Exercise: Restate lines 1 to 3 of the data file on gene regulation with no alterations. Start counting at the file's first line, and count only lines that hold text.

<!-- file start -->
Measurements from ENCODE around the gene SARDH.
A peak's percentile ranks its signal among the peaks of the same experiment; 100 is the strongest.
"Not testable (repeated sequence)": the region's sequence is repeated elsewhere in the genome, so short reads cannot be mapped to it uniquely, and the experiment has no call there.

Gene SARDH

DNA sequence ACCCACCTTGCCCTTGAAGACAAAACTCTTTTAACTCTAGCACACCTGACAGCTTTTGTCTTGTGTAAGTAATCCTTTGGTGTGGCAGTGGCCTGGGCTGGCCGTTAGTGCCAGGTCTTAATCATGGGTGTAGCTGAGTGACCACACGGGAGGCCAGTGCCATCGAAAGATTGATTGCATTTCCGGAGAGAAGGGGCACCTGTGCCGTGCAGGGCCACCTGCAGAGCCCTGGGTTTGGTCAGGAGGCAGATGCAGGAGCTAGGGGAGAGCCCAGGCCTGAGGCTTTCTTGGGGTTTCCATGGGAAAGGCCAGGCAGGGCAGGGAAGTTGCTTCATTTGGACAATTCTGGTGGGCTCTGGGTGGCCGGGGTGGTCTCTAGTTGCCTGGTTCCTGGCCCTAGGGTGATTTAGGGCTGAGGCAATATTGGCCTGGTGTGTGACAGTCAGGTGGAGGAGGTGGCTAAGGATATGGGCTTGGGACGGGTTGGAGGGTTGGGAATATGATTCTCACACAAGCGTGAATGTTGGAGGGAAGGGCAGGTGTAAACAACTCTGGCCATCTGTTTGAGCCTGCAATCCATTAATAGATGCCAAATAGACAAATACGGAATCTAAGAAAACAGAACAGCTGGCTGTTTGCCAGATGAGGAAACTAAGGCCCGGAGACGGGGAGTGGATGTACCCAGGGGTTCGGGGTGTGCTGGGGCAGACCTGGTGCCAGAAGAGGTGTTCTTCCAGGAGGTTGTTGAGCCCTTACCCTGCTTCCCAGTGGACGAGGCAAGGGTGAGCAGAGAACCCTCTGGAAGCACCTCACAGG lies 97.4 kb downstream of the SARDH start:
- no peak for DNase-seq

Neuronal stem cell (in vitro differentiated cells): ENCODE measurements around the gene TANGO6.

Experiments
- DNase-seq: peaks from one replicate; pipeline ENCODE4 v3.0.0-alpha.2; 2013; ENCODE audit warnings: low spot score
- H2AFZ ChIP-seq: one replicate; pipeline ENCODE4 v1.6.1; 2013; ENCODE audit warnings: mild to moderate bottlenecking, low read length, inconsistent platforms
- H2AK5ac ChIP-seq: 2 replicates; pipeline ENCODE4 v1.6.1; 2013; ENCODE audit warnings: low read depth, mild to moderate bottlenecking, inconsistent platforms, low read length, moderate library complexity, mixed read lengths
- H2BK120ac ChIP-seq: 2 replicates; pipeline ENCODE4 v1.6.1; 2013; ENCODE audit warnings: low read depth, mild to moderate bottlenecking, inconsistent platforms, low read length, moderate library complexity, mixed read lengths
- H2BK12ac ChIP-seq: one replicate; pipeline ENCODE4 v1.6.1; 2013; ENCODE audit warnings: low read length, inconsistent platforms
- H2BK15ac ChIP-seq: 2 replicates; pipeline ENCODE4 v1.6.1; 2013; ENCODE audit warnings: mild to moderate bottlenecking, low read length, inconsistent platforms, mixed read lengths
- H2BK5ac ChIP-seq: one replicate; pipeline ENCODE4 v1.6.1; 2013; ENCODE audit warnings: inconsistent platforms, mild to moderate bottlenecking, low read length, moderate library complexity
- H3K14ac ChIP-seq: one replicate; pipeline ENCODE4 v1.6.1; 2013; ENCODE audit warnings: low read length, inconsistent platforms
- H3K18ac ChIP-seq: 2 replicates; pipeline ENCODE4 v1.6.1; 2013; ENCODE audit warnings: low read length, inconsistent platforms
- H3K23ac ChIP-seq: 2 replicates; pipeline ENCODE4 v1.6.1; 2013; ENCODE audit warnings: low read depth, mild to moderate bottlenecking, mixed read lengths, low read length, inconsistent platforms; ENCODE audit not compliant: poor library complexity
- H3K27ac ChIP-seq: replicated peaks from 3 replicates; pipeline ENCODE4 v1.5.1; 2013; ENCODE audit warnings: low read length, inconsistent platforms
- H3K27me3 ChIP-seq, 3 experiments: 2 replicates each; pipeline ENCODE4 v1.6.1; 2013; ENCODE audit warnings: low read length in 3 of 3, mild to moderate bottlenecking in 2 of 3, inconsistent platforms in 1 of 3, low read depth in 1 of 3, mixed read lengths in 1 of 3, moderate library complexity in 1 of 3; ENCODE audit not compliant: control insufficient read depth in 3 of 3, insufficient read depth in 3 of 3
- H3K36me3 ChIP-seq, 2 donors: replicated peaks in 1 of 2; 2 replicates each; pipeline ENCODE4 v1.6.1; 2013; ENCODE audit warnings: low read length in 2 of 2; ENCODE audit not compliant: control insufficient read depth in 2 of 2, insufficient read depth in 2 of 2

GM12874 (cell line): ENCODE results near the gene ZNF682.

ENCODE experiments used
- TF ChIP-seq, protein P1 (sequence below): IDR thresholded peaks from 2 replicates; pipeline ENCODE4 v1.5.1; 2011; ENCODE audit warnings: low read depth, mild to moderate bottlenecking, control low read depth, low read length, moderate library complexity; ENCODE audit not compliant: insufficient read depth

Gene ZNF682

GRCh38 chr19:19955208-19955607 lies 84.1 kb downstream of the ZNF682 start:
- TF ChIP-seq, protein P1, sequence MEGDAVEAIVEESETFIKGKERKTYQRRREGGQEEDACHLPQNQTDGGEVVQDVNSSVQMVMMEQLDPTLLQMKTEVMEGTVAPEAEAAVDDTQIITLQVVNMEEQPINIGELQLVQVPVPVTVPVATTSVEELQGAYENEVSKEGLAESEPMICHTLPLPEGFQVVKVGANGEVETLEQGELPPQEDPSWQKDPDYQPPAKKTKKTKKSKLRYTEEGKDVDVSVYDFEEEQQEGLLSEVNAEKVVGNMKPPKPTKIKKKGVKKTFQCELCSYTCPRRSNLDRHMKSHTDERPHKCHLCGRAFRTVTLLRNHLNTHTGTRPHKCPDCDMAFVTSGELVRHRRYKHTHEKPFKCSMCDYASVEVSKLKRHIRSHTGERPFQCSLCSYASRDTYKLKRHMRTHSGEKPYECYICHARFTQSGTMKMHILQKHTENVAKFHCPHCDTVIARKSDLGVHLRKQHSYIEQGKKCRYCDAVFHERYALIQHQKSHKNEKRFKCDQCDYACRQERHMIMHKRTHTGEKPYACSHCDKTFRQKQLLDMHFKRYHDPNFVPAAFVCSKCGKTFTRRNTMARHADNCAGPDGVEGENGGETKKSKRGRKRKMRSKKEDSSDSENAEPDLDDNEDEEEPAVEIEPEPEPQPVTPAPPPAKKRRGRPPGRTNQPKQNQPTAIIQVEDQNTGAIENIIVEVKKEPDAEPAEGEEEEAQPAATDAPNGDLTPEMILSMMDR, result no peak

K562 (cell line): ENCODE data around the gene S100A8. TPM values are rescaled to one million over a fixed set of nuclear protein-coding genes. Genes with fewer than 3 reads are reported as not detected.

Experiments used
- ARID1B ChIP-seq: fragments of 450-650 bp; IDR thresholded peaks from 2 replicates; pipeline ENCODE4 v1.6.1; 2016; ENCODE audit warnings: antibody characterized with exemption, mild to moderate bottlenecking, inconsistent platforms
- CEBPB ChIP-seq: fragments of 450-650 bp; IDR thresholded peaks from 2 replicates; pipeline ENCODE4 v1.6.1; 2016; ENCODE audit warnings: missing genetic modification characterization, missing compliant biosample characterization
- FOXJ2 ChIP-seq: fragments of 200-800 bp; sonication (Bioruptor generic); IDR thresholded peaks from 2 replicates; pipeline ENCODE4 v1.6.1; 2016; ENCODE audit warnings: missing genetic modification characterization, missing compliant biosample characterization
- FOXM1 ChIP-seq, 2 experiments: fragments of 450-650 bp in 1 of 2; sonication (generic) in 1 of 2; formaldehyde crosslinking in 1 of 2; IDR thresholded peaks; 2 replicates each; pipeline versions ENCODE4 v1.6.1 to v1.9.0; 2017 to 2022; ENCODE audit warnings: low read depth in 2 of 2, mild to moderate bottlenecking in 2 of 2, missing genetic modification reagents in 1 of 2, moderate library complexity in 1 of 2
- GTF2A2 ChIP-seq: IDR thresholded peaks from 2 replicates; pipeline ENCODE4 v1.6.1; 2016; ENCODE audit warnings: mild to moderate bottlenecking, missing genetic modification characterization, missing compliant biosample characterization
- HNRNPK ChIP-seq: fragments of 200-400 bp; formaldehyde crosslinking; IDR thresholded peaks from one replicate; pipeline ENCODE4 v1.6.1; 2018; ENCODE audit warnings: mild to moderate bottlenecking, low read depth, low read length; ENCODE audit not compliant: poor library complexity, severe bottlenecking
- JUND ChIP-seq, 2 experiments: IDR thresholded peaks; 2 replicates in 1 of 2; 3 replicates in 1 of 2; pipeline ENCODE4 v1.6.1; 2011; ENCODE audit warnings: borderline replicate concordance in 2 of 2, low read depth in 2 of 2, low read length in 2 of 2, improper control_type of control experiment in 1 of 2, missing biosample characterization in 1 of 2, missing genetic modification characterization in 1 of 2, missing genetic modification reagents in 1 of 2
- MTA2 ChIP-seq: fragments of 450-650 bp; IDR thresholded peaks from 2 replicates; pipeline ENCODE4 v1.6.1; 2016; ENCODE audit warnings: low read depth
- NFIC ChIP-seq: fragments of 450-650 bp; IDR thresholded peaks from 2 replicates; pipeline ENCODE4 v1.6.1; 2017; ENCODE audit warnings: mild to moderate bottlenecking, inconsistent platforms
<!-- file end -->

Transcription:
Measurements from ENCODE around the gene SARDH.
A peak's percentile ranks its signal among the peaks of the same experiment; 100 is the strongest.
"Not testable (repeated sequence)": the region's sequence is repeated elsewhere in the genome, so short reads cannot be mapped to it uniquely, and the experiment has no call there.